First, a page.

# Question: In practice the use of the dividend discount model is

In practice, the use of the dividend discount model is refined from the method we presented in the textbook. Many analysts will estimate the dividend for the next five years and then estimate a perpetual growth rate at some point in the future, typically 10 years. Rather than have the dividend growth fall dramatically from the fast growth period to the perpetual growth period, linear interpolation is applied. That is, the dividend growth is projected to fall by an equal amount each year. For example, if the high-growth period is 15 percent for the next five years and the dividends are expected to fall to a 5 percent perpetual growth rate five years later, the dividend growth rate would decline by 2 percent each year.

The Value Line Investment Survey provides information for investors. Below, you will find information for IBM found in the 2012 edition of Value Line:

2011 dividend ......... $2.90

5-year dividend growth rate ... 9.5%

a. Assume that the perpetual growth rate of 5 percent begins 11 years from now and use linear interpolation between the high growth rate and perpetual growth rate. Construct a table that shows the dividend growth rate and dividend each year. What is the stock price at Year 10? What is the stock price today?

b. How sensitive is the current stock price to changes in the perpetual growth rate? Graph the current stock price against the perpetual growth rate in 11 years to find out.

Instead of applying the constant dividend growth model to find the stock price in the future, analysts will often combine the dividend discount method with price ratio valuation, often with the PE ratio. Remember that the PE ratio is the price per share divided by the earnings per share. So, if we know what the PE ratio is, we can solve for the stock price. Suppose we also have the following information about Boeing:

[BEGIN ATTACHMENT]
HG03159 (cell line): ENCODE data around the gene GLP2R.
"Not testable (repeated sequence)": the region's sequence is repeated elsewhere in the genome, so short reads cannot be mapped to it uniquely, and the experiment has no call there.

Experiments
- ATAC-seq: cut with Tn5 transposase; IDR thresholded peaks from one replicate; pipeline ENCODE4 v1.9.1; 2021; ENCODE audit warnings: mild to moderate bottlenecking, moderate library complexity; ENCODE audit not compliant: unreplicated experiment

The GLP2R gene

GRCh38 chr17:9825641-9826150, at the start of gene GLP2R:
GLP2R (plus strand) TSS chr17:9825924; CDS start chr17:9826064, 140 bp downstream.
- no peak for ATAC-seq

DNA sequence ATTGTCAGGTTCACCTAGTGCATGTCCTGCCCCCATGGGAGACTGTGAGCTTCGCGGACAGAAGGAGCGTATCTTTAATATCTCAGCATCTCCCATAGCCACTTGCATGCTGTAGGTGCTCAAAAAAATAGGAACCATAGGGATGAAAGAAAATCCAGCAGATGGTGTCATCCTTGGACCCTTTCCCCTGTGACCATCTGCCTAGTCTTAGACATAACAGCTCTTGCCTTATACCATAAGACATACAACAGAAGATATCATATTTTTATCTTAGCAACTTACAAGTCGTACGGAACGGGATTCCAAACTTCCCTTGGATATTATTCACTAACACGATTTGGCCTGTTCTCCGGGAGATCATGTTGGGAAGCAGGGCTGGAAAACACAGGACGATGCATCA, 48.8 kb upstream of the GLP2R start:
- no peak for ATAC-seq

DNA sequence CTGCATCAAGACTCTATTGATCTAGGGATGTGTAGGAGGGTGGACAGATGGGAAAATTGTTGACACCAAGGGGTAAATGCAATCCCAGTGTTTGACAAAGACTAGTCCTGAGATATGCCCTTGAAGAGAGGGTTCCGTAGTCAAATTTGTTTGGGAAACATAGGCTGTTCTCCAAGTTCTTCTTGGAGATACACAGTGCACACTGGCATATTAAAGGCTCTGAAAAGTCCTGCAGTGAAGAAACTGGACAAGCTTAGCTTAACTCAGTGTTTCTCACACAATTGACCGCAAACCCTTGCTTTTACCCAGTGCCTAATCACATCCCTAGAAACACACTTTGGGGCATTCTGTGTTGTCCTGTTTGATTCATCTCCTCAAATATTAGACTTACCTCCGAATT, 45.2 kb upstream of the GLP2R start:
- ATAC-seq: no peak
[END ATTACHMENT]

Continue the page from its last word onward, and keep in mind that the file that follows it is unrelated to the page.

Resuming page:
Payout ratio ............. 30%

PE ratio at constant growth rate ..... 15

c. Use the PE ratio to calculate the stock price when Boeing reaches a perpetual growth rate in dividends. Now find the value of the stock today finding the present value of the dividends during the supernormal growth rate and the price you calculated using the PE ratio.

d. How sensitive is the current stock price to changes in PE ratio when the stock reaches the perpetual growth rate? Graph the current stock price against the PE ratio in 11 years to find out.

The Value Line Investment Survey provides information for investors. Below, you will find information for IBM found in the 2012 edition of Value Line:

2011 dividend ......... $2.90

5-year dividend growth rate ... 9.5%

a. Assume that the perpetual growth rate of 5 percent begins 11 years from now and use linear interpolation between the high growth rate and perpetual growth rate. Construct a table that shows the dividend growth rate and dividend each year. What is the stock price at Year 10? What is the stock price today?

b. How sensitive is the current stock price to changes in the perpetual growth rate? Graph the current stock price against the perpetual growth rate in 11 years to find out.

Instead of applying the constant dividend growth model to find the stock price in the future, analysts will often combine the dividend discount method with price ratio valuation, often with the PE ratio. Remember that the PE ratio is the price per share divided by the earnings per share. So, if we know what the PE ratio is, we can solve for the stock price. Suppose we also have the following information about Boeing:

Payout ratio ............. 30%

PE ratio at constant growth rate ..... 15

c. Use the PE ratio to calculate the stock price when Boeing reaches a perpetual growth rate in dividends. Now find the value of the stock today finding the present value of the dividends during the supernormal growth rate and the price you calculated using the PE ratio.

d. How sensitive is the current stock price to changes in PE ratio when the stock reaches the perpetual growth rate? Graph the current stock price against the PE ratio in 11 years to find out.

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